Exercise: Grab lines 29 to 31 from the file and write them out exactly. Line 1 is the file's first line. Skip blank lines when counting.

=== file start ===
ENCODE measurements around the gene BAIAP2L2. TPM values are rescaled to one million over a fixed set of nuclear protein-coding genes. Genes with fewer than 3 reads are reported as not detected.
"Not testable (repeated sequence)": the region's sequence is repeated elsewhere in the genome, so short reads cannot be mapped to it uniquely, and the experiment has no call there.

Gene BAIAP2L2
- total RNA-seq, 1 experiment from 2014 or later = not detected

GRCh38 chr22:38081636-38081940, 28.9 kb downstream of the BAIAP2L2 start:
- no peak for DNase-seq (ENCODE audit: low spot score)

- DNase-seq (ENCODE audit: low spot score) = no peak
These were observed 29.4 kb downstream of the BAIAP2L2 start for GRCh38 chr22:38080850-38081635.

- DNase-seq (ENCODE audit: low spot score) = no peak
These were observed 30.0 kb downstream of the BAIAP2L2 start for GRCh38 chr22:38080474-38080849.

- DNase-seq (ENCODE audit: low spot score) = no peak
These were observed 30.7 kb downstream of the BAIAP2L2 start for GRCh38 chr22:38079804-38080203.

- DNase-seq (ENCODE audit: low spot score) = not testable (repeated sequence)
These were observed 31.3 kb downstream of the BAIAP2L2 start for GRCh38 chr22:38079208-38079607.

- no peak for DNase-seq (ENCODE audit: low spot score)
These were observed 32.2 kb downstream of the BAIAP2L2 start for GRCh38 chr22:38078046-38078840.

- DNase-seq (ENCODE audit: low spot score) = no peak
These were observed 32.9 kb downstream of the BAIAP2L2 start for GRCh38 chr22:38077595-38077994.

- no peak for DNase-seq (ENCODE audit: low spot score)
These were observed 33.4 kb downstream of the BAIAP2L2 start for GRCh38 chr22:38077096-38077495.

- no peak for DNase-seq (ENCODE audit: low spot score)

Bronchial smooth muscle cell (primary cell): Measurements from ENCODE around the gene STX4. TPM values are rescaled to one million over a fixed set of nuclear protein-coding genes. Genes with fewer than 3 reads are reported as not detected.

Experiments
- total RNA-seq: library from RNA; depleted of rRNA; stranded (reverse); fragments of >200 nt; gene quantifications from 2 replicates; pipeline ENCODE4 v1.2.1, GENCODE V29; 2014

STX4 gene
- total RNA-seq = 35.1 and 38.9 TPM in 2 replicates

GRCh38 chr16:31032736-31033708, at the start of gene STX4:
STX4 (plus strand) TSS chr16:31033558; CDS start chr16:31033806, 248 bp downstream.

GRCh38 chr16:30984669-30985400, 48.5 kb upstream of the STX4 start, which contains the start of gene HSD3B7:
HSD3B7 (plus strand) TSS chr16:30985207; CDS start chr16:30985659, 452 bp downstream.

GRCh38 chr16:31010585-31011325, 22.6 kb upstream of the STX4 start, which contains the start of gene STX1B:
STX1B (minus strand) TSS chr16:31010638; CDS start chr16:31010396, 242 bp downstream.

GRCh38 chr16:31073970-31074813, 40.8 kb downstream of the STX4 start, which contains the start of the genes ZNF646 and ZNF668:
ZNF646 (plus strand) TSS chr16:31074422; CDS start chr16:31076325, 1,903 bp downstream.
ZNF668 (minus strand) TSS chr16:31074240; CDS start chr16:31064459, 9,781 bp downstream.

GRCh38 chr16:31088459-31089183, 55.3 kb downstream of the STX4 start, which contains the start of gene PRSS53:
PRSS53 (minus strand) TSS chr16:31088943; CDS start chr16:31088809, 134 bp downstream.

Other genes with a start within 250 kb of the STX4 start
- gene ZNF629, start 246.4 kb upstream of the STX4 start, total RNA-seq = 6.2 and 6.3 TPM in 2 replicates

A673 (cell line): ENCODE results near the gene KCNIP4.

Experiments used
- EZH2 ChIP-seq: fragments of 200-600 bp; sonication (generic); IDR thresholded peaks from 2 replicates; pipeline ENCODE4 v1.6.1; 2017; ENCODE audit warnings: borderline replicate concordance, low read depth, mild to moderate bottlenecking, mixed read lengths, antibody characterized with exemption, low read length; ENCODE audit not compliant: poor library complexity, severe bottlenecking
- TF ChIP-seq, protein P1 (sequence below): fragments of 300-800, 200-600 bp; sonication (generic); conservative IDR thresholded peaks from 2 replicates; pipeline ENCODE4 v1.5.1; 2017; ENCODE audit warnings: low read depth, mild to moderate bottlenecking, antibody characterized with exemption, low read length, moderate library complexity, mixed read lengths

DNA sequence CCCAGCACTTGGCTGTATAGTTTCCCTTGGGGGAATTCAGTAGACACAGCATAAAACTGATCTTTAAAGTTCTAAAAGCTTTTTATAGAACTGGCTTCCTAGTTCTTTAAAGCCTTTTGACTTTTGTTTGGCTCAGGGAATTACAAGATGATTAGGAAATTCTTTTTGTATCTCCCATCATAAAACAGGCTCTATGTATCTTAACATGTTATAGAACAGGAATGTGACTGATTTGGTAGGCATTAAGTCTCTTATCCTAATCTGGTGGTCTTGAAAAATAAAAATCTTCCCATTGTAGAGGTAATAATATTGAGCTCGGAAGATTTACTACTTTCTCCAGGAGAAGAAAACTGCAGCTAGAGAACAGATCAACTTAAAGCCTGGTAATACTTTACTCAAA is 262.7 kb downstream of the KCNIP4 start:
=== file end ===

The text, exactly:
GRCh38 chr16:30984669-30985400, 48.5 kb upstream of the STX4 start, which contains the start of gene HSD3B7:
HSD3B7 (plus strand) TSS chr16:30985207; CDS start chr16:30985659, 452 bp downstream.

GRCh38 chr16:31010585-31011325, 22.6 kb upstream of the STX4 start, which contains the start of gene STX1B: